The Heart of the Matter
June 27, 2008
Sweeping the Path


As a middle class American male with a healthy dose of resistance to household chores, the broom has never been one of my favorite tools. While I've certainly appreciated its timeless design and universal appeal, the act of sweeping has always felt like somebody else's job.

This belief radically changed for me one fine Spring day in 1980. That was the day I got word that my teacher, Maharaji, was coming to visit the house I was living in -- a funky old dwelling on Detroit Street in mile high Denver, Colorado.

Clearly, my housemates and I weren't ready. The kitchen was dirty. The bathrooms were a wreck. The lawn needed mowing. Mucho stuff needed to be done.

My task? To sweep.

Grabbing a broom like some kind of over-caffeinated Clint Eastwood on steroids, I pushed open the front door, surveyed the scene, and got busy.

The porch was a piece of cake. A few flicks of the wrist, a few energetic downward strokes in both directions and I was done -- leaves, twigs, and dust sailing over the edge onto the waiting lawn below.

Now it was time for the front walkway.

A sweep to the left. A sweep to the right. A sweep to the left again -- me a human metronome in tune with something beyond time. Whoosh. Whoosh. Whoosh.

I paused to view my handiwork. "Not bad, not bad at all," I thought to myself.

But though the porch and walk were much cleaner than before, my increasingly perceptive sweeper's vision was seeing things it hadn't noticed just ten minutes ago: a pebble stuck between cracks, a rusty bottlecap, a flattened piece of wax.

Whoosh to the left. Whoosh to the right. Whoosh to the left again.

It felt good getting ready, good preparing the way for the man who, nine years ago, had shown me -- in a heartbeat -- what life was really all about.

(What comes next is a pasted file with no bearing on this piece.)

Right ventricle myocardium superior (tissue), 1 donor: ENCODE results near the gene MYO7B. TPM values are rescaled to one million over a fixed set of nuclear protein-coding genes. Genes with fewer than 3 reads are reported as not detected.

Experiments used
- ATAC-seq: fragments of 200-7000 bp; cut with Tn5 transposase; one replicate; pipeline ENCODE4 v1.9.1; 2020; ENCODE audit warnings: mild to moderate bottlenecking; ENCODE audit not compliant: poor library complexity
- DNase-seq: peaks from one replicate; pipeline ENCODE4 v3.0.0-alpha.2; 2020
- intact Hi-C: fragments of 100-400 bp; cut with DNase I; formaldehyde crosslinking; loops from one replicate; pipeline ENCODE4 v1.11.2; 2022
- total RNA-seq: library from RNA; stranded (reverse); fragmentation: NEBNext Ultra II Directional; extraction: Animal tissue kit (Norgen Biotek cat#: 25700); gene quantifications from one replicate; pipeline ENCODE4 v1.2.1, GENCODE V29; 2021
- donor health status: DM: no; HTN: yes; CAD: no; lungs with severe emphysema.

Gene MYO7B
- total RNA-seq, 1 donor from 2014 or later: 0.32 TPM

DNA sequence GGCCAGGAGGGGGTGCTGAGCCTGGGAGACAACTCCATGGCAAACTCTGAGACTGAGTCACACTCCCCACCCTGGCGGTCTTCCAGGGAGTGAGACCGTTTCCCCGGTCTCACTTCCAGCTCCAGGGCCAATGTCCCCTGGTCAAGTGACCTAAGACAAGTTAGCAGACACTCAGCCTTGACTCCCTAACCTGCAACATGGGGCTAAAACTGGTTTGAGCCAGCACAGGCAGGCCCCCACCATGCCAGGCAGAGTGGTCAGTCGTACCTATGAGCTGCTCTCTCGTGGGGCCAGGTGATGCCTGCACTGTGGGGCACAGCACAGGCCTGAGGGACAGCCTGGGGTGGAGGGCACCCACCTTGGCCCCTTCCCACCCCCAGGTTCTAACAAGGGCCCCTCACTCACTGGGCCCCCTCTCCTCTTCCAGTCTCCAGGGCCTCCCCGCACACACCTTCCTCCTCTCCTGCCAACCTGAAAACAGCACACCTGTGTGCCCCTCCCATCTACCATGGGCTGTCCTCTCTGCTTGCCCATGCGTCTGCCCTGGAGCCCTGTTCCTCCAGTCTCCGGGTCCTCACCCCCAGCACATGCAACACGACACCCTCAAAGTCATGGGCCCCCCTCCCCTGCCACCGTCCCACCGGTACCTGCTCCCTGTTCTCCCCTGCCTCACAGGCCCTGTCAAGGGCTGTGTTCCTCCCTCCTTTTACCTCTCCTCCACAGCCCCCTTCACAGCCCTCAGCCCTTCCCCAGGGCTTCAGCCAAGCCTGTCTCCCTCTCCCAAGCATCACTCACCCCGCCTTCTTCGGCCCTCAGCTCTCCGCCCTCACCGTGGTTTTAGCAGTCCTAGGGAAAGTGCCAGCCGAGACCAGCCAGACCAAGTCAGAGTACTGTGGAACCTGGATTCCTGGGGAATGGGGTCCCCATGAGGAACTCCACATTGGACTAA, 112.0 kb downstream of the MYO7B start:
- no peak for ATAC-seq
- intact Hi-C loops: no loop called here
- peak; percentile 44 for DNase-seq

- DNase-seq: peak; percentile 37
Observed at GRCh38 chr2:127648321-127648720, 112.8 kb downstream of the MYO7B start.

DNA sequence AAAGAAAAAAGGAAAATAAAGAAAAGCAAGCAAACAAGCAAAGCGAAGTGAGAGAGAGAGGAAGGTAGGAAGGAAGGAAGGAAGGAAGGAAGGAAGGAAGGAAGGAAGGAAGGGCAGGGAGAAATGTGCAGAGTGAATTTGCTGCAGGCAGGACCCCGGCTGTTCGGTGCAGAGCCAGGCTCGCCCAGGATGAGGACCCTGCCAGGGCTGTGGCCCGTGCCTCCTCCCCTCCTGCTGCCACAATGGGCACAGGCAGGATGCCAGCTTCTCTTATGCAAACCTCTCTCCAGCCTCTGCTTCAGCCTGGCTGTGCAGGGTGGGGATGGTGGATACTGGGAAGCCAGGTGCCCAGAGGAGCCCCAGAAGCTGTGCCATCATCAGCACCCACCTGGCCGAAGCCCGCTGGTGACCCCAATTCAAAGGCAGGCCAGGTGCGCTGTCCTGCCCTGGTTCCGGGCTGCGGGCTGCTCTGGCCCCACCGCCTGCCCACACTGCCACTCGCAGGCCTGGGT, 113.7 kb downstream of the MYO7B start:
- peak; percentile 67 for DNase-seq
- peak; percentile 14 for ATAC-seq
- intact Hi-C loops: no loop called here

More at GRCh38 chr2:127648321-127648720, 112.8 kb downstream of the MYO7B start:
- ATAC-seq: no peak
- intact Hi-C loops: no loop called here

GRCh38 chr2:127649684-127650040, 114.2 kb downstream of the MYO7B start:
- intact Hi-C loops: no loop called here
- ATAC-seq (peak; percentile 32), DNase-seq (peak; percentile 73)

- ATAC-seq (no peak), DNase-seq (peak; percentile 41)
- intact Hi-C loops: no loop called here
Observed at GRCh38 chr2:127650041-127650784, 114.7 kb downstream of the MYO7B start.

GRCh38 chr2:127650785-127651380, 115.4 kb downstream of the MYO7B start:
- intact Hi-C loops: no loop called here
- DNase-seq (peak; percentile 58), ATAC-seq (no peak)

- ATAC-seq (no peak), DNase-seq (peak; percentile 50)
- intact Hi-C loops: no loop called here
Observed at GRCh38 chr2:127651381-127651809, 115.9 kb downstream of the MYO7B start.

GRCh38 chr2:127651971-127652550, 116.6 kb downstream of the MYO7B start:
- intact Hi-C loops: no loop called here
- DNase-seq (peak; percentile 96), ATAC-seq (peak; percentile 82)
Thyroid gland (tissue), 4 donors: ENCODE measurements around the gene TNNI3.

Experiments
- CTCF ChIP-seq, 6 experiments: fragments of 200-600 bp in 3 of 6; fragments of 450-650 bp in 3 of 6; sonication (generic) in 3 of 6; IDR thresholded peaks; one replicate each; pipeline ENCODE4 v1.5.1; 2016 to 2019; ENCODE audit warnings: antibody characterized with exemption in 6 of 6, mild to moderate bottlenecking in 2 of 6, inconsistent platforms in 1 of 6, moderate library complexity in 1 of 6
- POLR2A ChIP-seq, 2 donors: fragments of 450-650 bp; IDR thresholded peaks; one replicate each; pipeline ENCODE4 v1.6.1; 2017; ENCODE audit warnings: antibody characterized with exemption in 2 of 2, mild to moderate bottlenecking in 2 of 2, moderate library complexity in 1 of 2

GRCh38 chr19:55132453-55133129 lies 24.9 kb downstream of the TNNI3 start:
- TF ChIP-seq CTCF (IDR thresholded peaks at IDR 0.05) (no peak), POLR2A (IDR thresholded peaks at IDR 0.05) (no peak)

Whoosh, whoosh, whoosh.

Ta da! The porch was clean! The path was clear! All was right with the world! But wait! The sidewalk, in front of the house, was a complete mess. Bits of paper were everywhere. Plastic spoons. Shards of glass. And dirt, dirt, dirt.

Obviously, I had more work to do.

Whoosh to the left. Whoosh to the right. Whoosh to the left again.

I closed my eyes. I took a breath. I opened my eyes again. But wait! The road in front of the house was a wreck -- the very same road Maharaji would need to cross if he parked his car on the north side of the street. Cigarette butts, oil spots, and leaves were everywhere. My hands began to twitch. My mind began to race. Wherever I looked, nothing was ready to receive him. Nothing was good enough. The world, it seemed to me, was one gigantic mess.

I wondered how far onto Detroit Street I needed to sweep -- how far I needed to go to prepare the way. At this rate, I might never come back.

And then, like one of those moments I used to read about in Zen Buddhism books, it hit me.

It wasn't the front porch that needed sweeping. It wasn't the path... the sidewalk... or the street. It was me. I was the one that needed to be swept -- swept of my clutter, swept of my assumptions, swept of whatever junk stood in the way of being able to receive my teacher in a way that was clean.

I didn't need to sweep the porch. I didn't need to sweep the street. I didn't need to shine my shoes... or cut the grass... or buy a suit... or lose five pounds... or iron my shirt... or paint the house... or wash the car... or buy a dozen roses. I could, of course, if I wanted to. I could if these things really needed to be done. But something else -- much more central to my life -- was going on. And that something was me getting ready for Maharaji -- the one whose gift of Knowledge had, long ago, opened my eyes and my heart.

Whoosh, whoosh, whoosh.

Posted by Mitch Ditkoff at June 27, 2008 06:09 AM


thanks for letting me be a part of this blog

Thank you,


Posted by: Lor [TypeKey Profile Page] at April 29, 2008 03:21 PM

The same thing happened to me this past Tuesday. I was expecting a visit from Charan Anand, the man who accompanied Maharaji to the west some 37 years ago. Naturally I had to sweep up, get out a bucket and fill it with Murphy's Oil and wash around the door frame where spider webs had accumulated, and I had those same feelings that Mitch describes. It's uncanny! It's as though, you don't seem to notice the buildup of dirt and debris until the Master or his representative is about to pay a visit.

Posted by: Jiya [TypeKey Profile Page] at June 28, 2008 12:02 AM

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